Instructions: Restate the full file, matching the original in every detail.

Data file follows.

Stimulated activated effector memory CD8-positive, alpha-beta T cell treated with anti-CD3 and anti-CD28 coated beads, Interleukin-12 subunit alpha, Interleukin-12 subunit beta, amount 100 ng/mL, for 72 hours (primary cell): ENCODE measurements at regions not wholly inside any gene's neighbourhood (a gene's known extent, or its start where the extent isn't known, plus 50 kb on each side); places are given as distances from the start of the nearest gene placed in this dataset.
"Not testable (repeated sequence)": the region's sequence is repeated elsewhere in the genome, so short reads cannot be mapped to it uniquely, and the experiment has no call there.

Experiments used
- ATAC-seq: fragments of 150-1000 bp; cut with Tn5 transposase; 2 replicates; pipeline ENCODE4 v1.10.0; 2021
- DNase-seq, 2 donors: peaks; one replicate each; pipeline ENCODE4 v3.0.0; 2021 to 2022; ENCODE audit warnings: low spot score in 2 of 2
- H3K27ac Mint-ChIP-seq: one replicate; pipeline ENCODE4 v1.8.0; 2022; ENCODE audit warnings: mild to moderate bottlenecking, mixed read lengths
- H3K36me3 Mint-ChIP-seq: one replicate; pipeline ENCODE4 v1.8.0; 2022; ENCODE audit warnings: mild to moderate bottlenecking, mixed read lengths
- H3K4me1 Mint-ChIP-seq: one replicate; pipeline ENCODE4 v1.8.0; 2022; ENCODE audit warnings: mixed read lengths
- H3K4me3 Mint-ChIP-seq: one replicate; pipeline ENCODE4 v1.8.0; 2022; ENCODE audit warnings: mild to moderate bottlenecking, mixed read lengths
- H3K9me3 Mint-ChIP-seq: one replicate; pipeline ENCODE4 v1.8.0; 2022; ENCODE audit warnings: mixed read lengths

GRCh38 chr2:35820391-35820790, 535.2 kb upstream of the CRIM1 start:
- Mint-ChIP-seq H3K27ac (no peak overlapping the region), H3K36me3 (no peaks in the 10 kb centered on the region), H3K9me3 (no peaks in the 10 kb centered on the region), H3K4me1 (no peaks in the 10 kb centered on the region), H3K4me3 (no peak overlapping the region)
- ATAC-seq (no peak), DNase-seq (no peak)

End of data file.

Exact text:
Stimulated activated effector memory CD8-positive, alpha-beta T cell treated with anti-CD3 and anti-CD28 coated beads, Interleukin-12 subunit alpha, Interleukin-12 subunit beta, amount 100 ng/mL, for 72 hours (primary cell): ENCODE measurements at regions not wholly inside any gene's neighbourhood (a gene's known extent, or its start where the extent isn't known, plus 50 kb on each side); places are given as distances from the start of the nearest gene placed in this dataset.
"Not testable (repeated sequence)": the region's sequence is repeated elsewhere in the genome, so short reads cannot be mapped to it uniquely, and the experiment has no call there.

Experiments used
- ATAC-seq: fragments of 150-1000 bp; cut with Tn5 transposase; 2 replicates; pipeline ENCODE4 v1.10.0; 2021
- DNase-seq, 2 donors: peaks; one replicate each; pipeline ENCODE4 v3.0.0; 2021 to 2022; ENCODE audit warnings: low spot score in 2 of 2
- H3K27ac Mint-ChIP-seq: one replicate; pipeline ENCODE4 v1.8.0; 2022; ENCODE audit warnings: mild to moderate bottlenecking, mixed read lengths
- H3K36me3 Mint-ChIP-seq: one replicate; pipeline ENCODE4 v1.8.0; 2022; ENCODE audit warnings: mild to moderate bottlenecking, mixed read lengths
- H3K4me1 Mint-ChIP-seq: one replicate; pipeline ENCODE4 v1.8.0; 2022; ENCODE audit warnings: mixed read lengths
- H3K4me3 Mint-ChIP-seq: one replicate; pipeline ENCODE4 v1.8.0; 2022; ENCODE audit warnings: mild to moderate bottlenecking, mixed read lengths
- H3K9me3 Mint-ChIP-seq: one replicate; pipeline ENCODE4 v1.8.0; 2022; ENCODE audit warnings: mixed read lengths

GRCh38 chr2:35820391-35820790, 535.2 kb upstream of the CRIM1 start:
- Mint-ChIP-seq H3K27ac (no peak overlapping the region), H3K36me3 (no peaks in the 10 kb centered on the region), H3K9me3 (no peaks in the 10 kb centered on the region), H3K4me1 (no peaks in the 10 kb centered on the region), H3K4me3 (no peak overlapping the region)
- ATAC-seq (no peak), DNase-seq (no peak)